Lots of energy

Rep. John Peterson (R-Pa.) is retiring at the end of the 110th Congress, but he is not mailing it in.

Peterson is working hard to pass a broad, bipartisan energy bill this year. Some on Capitol Hill call that mission impossible, saying that both parties are dug in on gas prices and have little incentive to strike a deal before the elections.

Peterson knows he faces an uphill battle, but believes it can be done if he can convince enough Republicans and Democrats to endorse a bipartisan measure.

Along those lines, he has partnered with Rep. Neil Abercrombie (D-Hawaii) to put together a working group of like-minded lawmakers — 10 Democrats and 10 Republicans — in the lower chamber.

The two lawmakers announced on C-SPAN Wednesday that their plan would not call for drilling in the Arctic National Wildlife Refuge (ANWR). Peterson favors drilling in a lot of places, but knows that ANWR is a poison pill, especially in the Senate.

Abercrombie, a straight shooter with a good sense of humor, said Americans are fed up with Washington and are not going to give a pass to either party on high gas prices.

The Peterson-Abercrombie bipartisan pact formed during a Resources Committee hearing when Peterson convinced Abercrombie to change his position on natural gas. To his great credit, Abercrombie said he thought he knew a lot about natural gas, but found out he didn’t.

Peterson is also working to convince the man at the top of his party’s ticket to embrace more drilling. Concerned about Sen. John McCain’s (R-Ariz.) stance on energy, and global warming in particular, Peterson has withheld his endorsement.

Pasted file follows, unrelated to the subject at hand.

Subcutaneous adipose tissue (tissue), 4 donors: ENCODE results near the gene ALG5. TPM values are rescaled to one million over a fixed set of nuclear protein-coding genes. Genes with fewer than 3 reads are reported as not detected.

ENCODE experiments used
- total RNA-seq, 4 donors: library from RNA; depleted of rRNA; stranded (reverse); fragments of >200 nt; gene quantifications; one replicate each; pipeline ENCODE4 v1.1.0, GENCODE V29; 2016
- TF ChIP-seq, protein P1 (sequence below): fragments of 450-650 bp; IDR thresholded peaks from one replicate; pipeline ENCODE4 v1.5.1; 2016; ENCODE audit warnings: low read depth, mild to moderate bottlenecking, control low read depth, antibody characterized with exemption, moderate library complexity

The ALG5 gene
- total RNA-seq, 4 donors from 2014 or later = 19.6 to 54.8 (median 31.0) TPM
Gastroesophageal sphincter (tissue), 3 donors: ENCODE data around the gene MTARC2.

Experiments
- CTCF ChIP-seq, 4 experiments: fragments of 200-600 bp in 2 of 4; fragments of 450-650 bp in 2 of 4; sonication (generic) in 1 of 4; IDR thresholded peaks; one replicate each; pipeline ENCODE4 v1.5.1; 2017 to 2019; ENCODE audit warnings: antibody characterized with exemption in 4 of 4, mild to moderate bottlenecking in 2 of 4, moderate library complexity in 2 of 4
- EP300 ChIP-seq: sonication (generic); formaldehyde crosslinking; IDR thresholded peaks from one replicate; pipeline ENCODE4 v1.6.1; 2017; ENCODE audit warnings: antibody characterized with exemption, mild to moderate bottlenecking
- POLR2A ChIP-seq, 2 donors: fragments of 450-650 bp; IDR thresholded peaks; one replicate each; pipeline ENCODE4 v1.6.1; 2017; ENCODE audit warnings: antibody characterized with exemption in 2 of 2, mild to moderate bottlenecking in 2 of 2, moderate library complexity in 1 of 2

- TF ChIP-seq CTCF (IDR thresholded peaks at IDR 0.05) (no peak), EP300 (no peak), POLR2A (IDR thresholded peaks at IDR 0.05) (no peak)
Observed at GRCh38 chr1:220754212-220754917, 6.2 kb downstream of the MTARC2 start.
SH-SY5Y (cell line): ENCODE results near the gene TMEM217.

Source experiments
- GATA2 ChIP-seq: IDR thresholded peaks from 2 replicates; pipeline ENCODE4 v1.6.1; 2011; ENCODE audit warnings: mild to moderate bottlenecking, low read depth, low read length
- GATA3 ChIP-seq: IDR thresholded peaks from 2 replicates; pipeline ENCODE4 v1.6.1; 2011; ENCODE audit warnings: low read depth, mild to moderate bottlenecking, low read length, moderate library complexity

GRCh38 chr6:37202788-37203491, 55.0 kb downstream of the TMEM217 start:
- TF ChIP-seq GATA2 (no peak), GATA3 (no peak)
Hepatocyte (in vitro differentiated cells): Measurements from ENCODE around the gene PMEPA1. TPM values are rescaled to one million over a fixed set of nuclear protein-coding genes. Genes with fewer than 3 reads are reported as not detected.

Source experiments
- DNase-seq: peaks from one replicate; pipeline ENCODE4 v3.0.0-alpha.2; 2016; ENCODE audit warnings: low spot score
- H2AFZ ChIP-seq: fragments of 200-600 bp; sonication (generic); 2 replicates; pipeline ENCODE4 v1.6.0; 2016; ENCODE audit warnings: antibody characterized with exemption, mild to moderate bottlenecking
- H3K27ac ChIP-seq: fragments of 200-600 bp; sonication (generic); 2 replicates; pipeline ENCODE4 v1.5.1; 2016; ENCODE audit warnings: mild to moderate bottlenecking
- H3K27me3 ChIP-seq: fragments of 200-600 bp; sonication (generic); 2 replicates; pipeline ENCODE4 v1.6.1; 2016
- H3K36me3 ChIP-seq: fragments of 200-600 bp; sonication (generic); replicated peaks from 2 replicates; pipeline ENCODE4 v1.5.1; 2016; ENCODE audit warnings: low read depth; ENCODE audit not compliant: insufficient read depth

Usually, a presidential campaign wouldn’t be very concerned about an endorsement from a retiring House member. But the McCain camp, wisely knowing Peterson is getting more and more attention this year, met with the lawmaker recently to talk energy policy for nearly an hour and a half.

Peterson isn’t ready to endorse McCain officially. It sounds as though he will, though he doesn’t want to rush it and is using his leverage to secure promises.

During this heated campaign season, it is impressive that Abercrombie and Peterson are trying to achieve the improbable. And make no mistake, they will push hard in the waning days of the Congress.

Abercrombie, who has not been shy in criticizing his party leaders on a variety of issues, said Wednesday that he and his Republican colleague from Pennsylvania “have lots of energy” and predicted that outrage on gas prices will force their bill to the House floor later this year.